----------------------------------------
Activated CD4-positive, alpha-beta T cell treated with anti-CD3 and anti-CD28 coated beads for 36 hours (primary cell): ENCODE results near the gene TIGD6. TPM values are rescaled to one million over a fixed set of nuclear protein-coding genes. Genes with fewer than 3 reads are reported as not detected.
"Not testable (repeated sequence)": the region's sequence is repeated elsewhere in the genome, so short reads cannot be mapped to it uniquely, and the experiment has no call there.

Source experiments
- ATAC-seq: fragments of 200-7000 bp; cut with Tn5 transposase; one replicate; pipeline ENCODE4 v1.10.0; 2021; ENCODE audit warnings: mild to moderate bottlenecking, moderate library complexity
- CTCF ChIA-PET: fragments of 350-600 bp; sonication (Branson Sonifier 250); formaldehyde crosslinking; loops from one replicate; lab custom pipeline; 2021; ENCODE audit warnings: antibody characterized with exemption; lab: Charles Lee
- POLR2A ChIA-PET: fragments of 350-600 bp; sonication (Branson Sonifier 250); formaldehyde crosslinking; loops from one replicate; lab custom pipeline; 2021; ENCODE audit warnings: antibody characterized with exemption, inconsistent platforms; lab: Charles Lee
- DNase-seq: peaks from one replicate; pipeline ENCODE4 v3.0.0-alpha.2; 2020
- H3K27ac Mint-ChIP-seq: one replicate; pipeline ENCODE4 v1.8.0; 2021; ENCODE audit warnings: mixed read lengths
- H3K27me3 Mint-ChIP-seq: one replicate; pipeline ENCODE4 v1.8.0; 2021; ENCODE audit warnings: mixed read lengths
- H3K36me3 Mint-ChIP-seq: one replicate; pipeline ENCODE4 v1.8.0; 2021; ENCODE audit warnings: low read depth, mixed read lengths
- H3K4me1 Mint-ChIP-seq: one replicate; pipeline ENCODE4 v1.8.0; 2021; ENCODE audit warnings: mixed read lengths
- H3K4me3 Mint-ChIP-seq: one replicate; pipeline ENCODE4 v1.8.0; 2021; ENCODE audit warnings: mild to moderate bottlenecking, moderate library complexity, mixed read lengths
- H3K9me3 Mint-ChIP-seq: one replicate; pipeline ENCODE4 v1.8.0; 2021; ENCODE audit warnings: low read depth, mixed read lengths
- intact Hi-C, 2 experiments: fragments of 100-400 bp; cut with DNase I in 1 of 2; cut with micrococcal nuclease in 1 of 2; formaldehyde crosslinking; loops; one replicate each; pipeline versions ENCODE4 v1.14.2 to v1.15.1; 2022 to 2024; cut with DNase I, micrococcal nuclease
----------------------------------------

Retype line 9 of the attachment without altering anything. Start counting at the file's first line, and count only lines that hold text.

- H3K27me3 Mint-ChIP-seq: one replicate; pipeline ENCODE4 v1.8.0; 2021; ENCODE audit warnings: mixed read lengths